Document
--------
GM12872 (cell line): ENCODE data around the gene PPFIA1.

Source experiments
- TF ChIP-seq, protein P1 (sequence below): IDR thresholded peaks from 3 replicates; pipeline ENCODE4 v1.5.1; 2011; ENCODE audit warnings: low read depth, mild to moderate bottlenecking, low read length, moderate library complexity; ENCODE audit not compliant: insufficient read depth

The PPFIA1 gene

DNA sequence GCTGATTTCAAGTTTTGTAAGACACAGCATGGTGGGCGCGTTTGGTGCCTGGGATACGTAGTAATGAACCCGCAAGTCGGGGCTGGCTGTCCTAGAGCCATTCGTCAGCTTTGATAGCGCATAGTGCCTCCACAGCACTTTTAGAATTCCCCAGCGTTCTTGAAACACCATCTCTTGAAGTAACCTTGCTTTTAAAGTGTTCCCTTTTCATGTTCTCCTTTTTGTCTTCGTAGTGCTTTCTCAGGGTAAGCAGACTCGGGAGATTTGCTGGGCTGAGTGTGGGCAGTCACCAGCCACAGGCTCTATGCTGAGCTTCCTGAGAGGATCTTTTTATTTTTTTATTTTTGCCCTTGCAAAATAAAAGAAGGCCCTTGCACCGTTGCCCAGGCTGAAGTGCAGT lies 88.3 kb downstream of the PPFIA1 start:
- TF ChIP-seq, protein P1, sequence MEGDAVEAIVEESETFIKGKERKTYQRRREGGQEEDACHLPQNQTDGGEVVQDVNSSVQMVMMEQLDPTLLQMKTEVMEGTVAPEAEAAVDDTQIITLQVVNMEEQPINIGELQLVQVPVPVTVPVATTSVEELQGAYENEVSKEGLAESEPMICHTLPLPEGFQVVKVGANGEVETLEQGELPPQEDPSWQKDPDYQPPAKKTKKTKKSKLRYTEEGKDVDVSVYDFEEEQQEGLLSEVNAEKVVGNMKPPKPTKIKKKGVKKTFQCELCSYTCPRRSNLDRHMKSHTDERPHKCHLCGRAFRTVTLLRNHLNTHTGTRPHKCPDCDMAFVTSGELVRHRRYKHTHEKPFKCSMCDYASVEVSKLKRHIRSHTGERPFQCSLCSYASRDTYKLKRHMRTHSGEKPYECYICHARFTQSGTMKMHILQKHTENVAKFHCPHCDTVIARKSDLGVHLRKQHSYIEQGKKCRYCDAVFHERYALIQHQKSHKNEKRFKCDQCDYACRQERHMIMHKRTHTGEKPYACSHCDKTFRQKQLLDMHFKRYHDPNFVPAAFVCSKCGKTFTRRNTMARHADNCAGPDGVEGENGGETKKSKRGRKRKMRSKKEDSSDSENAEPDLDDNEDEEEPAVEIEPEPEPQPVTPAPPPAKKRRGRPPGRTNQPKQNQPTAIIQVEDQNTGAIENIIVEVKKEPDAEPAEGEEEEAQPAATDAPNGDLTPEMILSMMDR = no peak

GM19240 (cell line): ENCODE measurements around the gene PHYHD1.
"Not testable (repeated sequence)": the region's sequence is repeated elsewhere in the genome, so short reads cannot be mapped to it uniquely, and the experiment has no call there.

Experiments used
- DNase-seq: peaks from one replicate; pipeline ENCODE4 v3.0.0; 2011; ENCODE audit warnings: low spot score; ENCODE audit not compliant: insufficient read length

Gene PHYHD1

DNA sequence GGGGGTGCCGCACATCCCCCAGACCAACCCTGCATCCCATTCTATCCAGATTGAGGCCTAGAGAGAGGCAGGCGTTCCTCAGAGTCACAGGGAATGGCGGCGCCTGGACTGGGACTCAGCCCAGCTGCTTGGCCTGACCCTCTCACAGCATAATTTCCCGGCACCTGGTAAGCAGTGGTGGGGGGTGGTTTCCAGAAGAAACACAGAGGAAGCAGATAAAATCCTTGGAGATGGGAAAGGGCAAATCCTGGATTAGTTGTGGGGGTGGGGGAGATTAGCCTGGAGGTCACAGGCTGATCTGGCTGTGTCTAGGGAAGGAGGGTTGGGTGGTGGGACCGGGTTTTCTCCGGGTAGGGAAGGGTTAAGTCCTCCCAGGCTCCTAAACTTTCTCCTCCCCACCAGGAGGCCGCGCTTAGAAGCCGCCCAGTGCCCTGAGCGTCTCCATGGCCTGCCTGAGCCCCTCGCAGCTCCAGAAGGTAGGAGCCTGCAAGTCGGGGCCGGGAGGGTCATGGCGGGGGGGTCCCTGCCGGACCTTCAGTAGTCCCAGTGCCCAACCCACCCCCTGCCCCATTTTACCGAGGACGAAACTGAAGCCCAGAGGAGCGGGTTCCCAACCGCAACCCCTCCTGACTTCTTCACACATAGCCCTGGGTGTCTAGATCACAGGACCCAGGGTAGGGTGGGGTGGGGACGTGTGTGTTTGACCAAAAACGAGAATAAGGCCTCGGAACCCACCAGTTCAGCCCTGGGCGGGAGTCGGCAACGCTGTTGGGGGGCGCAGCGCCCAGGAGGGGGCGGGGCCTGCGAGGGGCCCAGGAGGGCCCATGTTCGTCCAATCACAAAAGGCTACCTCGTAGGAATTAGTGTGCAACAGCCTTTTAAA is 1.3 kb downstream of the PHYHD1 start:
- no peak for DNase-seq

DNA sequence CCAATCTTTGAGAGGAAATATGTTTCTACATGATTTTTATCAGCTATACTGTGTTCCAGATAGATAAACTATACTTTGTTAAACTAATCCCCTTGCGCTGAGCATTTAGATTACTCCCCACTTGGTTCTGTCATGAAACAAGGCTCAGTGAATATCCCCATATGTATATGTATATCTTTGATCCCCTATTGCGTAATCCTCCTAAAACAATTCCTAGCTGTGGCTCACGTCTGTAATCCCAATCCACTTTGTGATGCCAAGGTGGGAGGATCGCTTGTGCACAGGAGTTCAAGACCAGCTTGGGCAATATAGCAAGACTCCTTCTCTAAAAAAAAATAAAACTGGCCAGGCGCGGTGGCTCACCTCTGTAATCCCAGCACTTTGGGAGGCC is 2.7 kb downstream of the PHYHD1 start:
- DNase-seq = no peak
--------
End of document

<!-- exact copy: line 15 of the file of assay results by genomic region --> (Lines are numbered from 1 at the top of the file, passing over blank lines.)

- DNase-seq = no peak